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HESTA: impact investing is part of our DNA

by Alexandra Cain | 21 Aug 2019
Industry super fund HESTA’s core purpose is to ensure member savings are invested to provide strong, long-term returns - but they also have to contribute to a better world.

Cindy Ponder - market strategist at the $52bn fund - will be exploring how they go about that during her session at FINSIA Summit 2019 in two weeks.  

UN Sustainable Development Goals (SDGs) guide HESTA’s investment approach, according to Ponder. 

“The SDGs focus our minds on investment opportunities with which HESTA can generate a meaningful financial return, while helping bring about a better world,” she says.

Ponder notes the importance of being an active, rather than activist, owner. 

“Being a universal owner gives us the opportunity to be part of the solution and, through engagement, gives us a seat at the table to bring about change. 

“As a universal owner investing for multiple generations of members, we have the ability to have ongoing, long-term discussions with companies on important issues that impact our members.”

An example is gender equality, and the economic and societal benefits that flow from equality.
Encouraging some of the world’s biggest emitters of carbon to transition their businesses to a low carbon future in line with the Paris Climate Change Agreement targets and linking executive remuneration to these targets are other goals HESTA is pursuing.

“HESTA has a very important role to play as a leader in impact investing in Australia. Through our impact program we’re investing in initiatives that aim to earn both appropriate market-based return and have a measurable social impact,” says Ponder. 

“This aligns with our members’ values and these investments also help grow jobs and alternative sources of funding in the health and community services sectors in which they work.”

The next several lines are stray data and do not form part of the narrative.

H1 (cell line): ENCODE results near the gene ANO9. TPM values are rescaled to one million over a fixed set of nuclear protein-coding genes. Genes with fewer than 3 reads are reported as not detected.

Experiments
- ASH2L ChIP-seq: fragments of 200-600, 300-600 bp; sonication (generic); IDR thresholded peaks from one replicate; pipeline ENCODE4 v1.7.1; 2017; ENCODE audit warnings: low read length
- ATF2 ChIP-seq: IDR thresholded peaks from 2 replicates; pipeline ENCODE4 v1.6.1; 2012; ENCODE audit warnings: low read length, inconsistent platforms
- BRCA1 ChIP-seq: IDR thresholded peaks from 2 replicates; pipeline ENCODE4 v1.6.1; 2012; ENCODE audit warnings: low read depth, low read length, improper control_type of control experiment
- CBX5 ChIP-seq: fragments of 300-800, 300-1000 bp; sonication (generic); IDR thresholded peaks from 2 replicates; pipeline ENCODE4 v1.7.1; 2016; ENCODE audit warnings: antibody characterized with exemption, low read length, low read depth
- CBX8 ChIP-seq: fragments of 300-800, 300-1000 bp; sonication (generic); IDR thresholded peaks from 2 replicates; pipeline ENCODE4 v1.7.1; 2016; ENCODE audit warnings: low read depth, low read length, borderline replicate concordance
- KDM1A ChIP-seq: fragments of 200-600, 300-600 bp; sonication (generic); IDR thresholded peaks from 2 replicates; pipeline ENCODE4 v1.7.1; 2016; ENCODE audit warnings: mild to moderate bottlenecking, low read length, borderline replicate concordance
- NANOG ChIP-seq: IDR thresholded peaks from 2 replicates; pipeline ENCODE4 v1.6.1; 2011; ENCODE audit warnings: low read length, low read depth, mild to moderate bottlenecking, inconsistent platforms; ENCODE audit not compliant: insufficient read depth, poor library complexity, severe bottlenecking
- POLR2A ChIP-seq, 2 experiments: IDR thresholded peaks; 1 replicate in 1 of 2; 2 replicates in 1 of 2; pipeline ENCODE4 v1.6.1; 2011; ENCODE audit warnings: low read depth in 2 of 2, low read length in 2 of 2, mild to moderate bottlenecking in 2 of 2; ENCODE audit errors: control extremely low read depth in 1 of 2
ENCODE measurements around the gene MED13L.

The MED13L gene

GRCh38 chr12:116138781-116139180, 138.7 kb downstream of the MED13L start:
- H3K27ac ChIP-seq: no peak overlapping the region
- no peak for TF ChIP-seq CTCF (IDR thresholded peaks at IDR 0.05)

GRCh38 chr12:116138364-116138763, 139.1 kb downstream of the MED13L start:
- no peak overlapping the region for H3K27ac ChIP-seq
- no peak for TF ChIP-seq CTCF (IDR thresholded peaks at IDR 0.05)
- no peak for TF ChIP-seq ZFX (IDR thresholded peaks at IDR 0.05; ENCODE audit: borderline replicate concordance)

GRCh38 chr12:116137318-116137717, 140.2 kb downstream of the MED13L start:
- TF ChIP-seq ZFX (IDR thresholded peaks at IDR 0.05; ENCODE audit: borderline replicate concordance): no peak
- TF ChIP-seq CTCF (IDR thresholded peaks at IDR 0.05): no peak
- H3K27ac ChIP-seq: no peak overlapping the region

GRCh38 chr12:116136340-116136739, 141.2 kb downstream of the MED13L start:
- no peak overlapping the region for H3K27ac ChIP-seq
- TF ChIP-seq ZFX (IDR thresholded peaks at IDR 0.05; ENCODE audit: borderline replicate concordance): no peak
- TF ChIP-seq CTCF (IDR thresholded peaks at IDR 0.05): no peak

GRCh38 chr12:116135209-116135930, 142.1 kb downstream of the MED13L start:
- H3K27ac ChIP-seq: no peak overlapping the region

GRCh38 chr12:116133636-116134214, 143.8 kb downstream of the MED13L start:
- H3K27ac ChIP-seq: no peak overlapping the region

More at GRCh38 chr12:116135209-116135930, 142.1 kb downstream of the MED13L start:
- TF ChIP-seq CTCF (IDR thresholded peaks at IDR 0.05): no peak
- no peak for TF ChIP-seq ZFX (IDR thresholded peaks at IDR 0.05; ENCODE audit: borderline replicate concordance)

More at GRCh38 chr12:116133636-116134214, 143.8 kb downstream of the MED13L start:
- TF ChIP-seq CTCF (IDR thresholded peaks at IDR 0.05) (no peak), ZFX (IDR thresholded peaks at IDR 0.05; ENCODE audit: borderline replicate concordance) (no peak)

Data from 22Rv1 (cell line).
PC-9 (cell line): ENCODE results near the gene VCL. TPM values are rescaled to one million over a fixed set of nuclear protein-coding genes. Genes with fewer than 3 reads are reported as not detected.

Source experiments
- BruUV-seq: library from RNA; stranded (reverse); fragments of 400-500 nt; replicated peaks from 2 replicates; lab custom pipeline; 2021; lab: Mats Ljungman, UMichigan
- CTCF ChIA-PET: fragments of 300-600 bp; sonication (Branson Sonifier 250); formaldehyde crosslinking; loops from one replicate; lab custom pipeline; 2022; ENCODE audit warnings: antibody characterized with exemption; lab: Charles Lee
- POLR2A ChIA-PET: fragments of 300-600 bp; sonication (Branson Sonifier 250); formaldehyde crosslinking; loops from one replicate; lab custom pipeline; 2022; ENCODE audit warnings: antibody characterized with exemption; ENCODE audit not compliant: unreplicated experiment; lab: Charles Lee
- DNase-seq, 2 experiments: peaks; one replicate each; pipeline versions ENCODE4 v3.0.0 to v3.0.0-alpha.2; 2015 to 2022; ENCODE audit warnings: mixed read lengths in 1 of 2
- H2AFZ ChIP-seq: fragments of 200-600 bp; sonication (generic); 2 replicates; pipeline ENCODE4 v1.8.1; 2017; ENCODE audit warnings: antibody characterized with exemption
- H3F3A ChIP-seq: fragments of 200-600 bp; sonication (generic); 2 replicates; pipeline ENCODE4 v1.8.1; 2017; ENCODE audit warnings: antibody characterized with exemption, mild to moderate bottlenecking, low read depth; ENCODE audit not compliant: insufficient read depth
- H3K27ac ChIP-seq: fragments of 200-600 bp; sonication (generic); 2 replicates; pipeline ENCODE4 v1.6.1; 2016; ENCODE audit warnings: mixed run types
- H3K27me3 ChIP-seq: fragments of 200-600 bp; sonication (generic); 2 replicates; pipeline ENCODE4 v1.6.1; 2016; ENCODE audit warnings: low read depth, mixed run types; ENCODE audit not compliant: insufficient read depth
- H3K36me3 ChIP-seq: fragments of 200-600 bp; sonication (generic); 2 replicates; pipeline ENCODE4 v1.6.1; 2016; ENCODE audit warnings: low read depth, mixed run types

Examples include:
• Nightingale housing development in Melbourne: $20 million invested to create a development of six apartment blocks with 20 per cent set aside for key workers and social and affordable housing providers.
• Glenview - Australia's First Dementia Village: The project in based on the Netherlands' successful De Hogeweyk village model. The village in Glenorchy, Tasmania, has 12 eight-bedroom homes that will support 96 residents within a small town, complete with streets, a supermarket, café, beauty salon and gardens.
• Pharmaceuticals: HESTA is supporting the development of a drug that will help patients recovering from breast cancer chemotherapy treat menopause. 
HESTA’s reach also extends to climate change. One example is HESTA’s participation in the Climate Transition Plan. 

HESTA is also involved with Climate Action 100+, which is targeting more than 100 of the world’s largest greenhouse gas emitters to encourage emissions reduction and improve climate governance.

  HESTA’s clients, customers and members want to know their money is growing and having a positive impact on big challenges like climate change and gender equality. 

“They want to know more about how the people that are managing their money think, act and use their influence to contribute to a better world for them,” Ponder says.
“Our members and clients have choice and if these issues are important to them, they will gravitate towards investment firms, superannuation funds or other entities that will invest their money with purpose and in a way that’s aligned to their values,” she adds.
This is critical, as Ponder notes people want to feel comfortable their assets are in sounds hands with firms that are ethical and put their interests first.  

“It’s important to build purpose-led organisations that align words and actions, in which customers, employees and stakeholders can trust,” she says.



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